On December 23, 2016, after the President-elect’s comments about a new arms race, a surprised media spewed forth a firestorm. To give one example, on the influential Politico website, a Darren Samuelsohn article – subtitled, “The President-elect has upended long-held conventions on nuclear proliferation” – began as follows: “[DT] is alarming critics by … disregarding the basic tenets of world order surrounding nuclear weapons. … [DT has] an interest in vastly expanding the U.S. nuclear arsenal, even if it means restarting an arms race.”

While some report that the President-elect’s comments may have been taken out of context, nonetheless, such a development, or a similar one in the future, should come as no surprise considering DT’s love of professional fighting and boxing (he is even, due to once making Atlantic City the world’s boxing capital, an inductee to the NJ Boxing Hall of Fame). After all, and in the way that humans, as well as animals, chase after objects of desire, it is almost a no-brainer that any individual who likes to watch and promote fights, would be, were such a person in charge of a military, more likely to stir up trouble than an individual whose excitement was derived from more civilized pursuits. Moreover, and as a cohort of mine commented about my psychological assessment, such “might help explain why [the President-elect] supports the use of torture by the various police and surveillance forces of the United States.”

[From the previous, readers should not at all conclude that I, the author, am against the concept of a justifiable war. Also, and for instance, I am aware that the dreadful destruction of Aleppo may be largely the result of Obama's lack of appropriate military action. However, I make the point that someone with a passion for fighting would be the type to jump the gun when it comes to the use of force. Also to consider in the case of DT, who is a renowned egotist, is that anger comes from the bruising of an egotist's ego (Esther 3:5); and, from anger can more readily spring violence.]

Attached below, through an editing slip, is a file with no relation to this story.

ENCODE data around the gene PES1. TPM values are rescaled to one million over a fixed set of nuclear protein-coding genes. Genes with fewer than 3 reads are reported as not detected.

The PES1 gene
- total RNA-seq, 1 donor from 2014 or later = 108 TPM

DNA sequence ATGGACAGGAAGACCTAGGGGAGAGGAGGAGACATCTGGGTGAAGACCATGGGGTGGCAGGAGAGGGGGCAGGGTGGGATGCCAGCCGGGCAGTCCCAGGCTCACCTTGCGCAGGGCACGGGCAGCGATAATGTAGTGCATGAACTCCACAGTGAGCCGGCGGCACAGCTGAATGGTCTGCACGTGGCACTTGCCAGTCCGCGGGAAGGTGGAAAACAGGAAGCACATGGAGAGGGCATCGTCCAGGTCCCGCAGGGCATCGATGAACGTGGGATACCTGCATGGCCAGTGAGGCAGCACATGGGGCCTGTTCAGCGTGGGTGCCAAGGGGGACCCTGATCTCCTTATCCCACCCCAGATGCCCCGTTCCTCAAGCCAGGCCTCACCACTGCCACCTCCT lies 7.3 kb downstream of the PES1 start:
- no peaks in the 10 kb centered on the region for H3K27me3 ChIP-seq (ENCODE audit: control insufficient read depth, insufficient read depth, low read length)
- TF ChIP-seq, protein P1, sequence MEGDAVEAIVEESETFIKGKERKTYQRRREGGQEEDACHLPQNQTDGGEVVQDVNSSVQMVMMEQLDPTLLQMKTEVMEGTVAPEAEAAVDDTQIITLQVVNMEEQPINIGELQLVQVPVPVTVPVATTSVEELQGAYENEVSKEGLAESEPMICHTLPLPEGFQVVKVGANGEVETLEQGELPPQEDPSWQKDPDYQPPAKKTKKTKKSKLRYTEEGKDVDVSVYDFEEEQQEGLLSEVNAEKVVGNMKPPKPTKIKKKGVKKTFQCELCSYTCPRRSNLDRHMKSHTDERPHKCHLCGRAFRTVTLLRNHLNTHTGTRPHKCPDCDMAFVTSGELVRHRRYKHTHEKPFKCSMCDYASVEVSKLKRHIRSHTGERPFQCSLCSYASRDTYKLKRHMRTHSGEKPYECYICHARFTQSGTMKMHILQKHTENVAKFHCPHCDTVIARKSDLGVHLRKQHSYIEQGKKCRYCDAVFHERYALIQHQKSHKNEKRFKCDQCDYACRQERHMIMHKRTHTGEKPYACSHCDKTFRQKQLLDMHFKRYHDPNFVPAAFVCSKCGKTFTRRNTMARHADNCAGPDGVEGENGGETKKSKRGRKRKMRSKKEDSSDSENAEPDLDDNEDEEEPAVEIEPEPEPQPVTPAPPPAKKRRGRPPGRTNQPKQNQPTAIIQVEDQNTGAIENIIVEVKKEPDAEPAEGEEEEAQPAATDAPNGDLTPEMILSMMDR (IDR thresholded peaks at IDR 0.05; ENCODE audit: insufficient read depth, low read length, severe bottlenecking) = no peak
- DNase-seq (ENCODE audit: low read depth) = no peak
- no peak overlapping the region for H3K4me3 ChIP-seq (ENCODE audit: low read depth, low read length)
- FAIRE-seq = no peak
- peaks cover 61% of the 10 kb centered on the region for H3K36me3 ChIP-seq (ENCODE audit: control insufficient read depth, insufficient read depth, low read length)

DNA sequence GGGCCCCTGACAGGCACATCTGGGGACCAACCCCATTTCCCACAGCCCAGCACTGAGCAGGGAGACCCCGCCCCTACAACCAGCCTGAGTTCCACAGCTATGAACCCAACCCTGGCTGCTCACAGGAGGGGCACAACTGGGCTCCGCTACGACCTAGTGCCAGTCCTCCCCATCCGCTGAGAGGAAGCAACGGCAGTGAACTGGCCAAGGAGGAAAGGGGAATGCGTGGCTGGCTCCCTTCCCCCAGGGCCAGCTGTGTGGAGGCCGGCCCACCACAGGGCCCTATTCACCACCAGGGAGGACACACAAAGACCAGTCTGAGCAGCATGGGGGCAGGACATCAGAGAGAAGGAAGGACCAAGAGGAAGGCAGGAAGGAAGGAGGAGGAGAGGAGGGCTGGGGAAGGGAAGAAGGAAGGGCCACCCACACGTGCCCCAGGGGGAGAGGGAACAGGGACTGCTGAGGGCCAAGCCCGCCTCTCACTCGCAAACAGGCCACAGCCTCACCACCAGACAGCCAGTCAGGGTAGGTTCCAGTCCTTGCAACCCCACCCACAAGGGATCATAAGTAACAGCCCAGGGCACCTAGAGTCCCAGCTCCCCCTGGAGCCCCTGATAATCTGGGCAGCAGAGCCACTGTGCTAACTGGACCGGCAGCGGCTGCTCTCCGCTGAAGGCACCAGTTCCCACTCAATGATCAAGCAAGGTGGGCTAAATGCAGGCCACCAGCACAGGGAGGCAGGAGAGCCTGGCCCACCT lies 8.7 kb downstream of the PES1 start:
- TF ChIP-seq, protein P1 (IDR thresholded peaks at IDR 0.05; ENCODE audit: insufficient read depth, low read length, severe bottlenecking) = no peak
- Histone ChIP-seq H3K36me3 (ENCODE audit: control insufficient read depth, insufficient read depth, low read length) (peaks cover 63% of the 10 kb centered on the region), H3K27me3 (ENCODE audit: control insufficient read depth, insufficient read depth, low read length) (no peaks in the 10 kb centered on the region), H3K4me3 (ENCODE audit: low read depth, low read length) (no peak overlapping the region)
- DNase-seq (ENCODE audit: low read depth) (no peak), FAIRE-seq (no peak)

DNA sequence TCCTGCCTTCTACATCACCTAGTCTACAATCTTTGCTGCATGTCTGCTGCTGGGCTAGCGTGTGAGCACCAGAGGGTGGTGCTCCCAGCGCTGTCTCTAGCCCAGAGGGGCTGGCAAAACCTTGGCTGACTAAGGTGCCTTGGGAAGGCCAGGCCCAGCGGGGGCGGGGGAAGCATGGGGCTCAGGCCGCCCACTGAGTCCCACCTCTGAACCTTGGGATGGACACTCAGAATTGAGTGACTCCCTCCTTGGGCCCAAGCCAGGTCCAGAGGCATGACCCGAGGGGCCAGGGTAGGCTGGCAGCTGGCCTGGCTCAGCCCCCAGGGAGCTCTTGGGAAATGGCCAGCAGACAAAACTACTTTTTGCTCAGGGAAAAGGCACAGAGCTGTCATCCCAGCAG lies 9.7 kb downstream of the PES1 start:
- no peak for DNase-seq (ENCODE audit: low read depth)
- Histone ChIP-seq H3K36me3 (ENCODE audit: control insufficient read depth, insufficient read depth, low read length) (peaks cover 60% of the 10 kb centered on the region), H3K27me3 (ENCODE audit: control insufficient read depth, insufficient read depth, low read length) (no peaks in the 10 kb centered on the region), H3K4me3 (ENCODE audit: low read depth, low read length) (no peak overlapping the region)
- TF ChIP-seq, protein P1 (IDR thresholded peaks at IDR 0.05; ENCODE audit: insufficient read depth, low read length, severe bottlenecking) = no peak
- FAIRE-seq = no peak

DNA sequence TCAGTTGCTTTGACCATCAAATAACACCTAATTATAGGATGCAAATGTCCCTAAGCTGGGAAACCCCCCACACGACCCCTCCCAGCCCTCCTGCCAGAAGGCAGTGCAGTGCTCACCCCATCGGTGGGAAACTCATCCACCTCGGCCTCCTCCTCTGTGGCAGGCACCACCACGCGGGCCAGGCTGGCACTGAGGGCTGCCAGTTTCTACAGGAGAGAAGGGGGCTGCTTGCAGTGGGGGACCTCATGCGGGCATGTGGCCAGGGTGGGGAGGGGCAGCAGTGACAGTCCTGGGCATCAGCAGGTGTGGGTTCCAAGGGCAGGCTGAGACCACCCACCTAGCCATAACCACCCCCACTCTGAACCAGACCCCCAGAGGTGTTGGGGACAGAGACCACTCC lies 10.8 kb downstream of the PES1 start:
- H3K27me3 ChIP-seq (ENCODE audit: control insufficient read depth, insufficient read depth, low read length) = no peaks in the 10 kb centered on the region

One of the people who should be the least surprised by the President-elect’s inflammatory remarks about a new arms race is Cardinal Timothy Dolan: in November, a week after the American presidential election, at the Catholic Archdiocese of NY headquarters, I had a few meetings, including with a Vice-Chancellor. On that fateful November day (when the moon was at its closest to the earth in 69 years), I also spoke to Fr. Brian McWeeny, the Archdiocese’s Director of Ecumenical and Interreligious Affairs. We got into a chat about the President-elect and the evils of casino ownership.

(Of course, while casinos are not all bad, nonetheless, casino owners necessarily break God’s all-important law to “Love Thy Neighbor As Thyself”: unlike other businesses that, ideally, always provide a fair service or good in exchange for money, casino owners’ greater benefits come from putting their clients into greater financial miseries. How many limo rides of the Donald were funded by the losses of desperate individuals convinced by flashy and distorted advertisements to blow their much-needed resources in a Trump casino? How many people committed suicide after a loss at one of his casinos? And, to those readers who claim that any individuals who lost their money were free to choose, I respond that Eve, too, was free to choose. However, she chose wrongly – after she was deceived by the snake.)